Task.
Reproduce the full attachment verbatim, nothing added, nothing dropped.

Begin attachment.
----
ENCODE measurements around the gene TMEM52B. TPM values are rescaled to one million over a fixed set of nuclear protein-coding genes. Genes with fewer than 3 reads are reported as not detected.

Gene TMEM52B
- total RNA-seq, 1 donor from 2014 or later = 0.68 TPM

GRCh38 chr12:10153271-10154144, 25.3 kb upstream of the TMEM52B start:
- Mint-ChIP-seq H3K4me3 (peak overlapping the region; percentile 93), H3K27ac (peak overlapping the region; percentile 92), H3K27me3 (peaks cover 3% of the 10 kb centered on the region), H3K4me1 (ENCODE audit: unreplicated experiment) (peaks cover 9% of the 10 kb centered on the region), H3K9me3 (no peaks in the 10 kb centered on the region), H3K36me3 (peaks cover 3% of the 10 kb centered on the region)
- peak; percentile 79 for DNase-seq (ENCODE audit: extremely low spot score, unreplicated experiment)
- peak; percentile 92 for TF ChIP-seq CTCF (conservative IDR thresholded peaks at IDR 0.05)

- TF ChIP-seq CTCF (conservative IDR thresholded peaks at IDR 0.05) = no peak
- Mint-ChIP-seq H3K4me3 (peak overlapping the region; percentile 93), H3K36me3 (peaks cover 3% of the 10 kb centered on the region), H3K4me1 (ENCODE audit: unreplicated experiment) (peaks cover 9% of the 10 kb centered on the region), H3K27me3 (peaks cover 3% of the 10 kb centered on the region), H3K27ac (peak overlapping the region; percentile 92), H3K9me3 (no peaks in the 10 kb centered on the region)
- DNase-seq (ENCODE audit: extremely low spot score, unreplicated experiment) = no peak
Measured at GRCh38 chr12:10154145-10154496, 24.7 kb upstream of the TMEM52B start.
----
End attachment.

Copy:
ENCODE measurements around the gene TMEM52B. TPM values are rescaled to one million over a fixed set of nuclear protein-coding genes. Genes with fewer than 3 reads are reported as not detected.

Gene TMEM52B
- total RNA-seq, 1 donor from 2014 or later = 0.68 TPM

GRCh38 chr12:10153271-10154144, 25.3 kb upstream of the TMEM52B start:
- Mint-ChIP-seq H3K4me3 (peak overlapping the region; percentile 93), H3K27ac (peak overlapping the region; percentile 92), H3K27me3 (peaks cover 3% of the 10 kb centered on the region), H3K4me1 (ENCODE audit: unreplicated experiment) (peaks cover 9% of the 10 kb centered on the region), H3K9me3 (no peaks in the 10 kb centered on the region), H3K36me3 (peaks cover 3% of the 10 kb centered on the region)
- peak; percentile 79 for DNase-seq (ENCODE audit: extremely low spot score, unreplicated experiment)
- peak; percentile 92 for TF ChIP-seq CTCF (conservative IDR thresholded peaks at IDR 0.05)

- TF ChIP-seq CTCF (conservative IDR thresholded peaks at IDR 0.05) = no peak
- Mint-ChIP-seq H3K4me3 (peak overlapping the region; percentile 93), H3K36me3 (peaks cover 3% of the 10 kb centered on the region), H3K4me1 (ENCODE audit: unreplicated experiment) (peaks cover 9% of the 10 kb centered on the region), H3K27me3 (peaks cover 3% of the 10 kb centered on the region), H3K27ac (peak overlapping the region; percentile 92), H3K9me3 (no peaks in the 10 kb centered on the region)
- DNase-seq (ENCODE audit: extremely low spot score, unreplicated experiment) = no peak
Measured at GRCh38 chr12:10154145-10154496, 24.7 kb upstream of the TMEM52B start.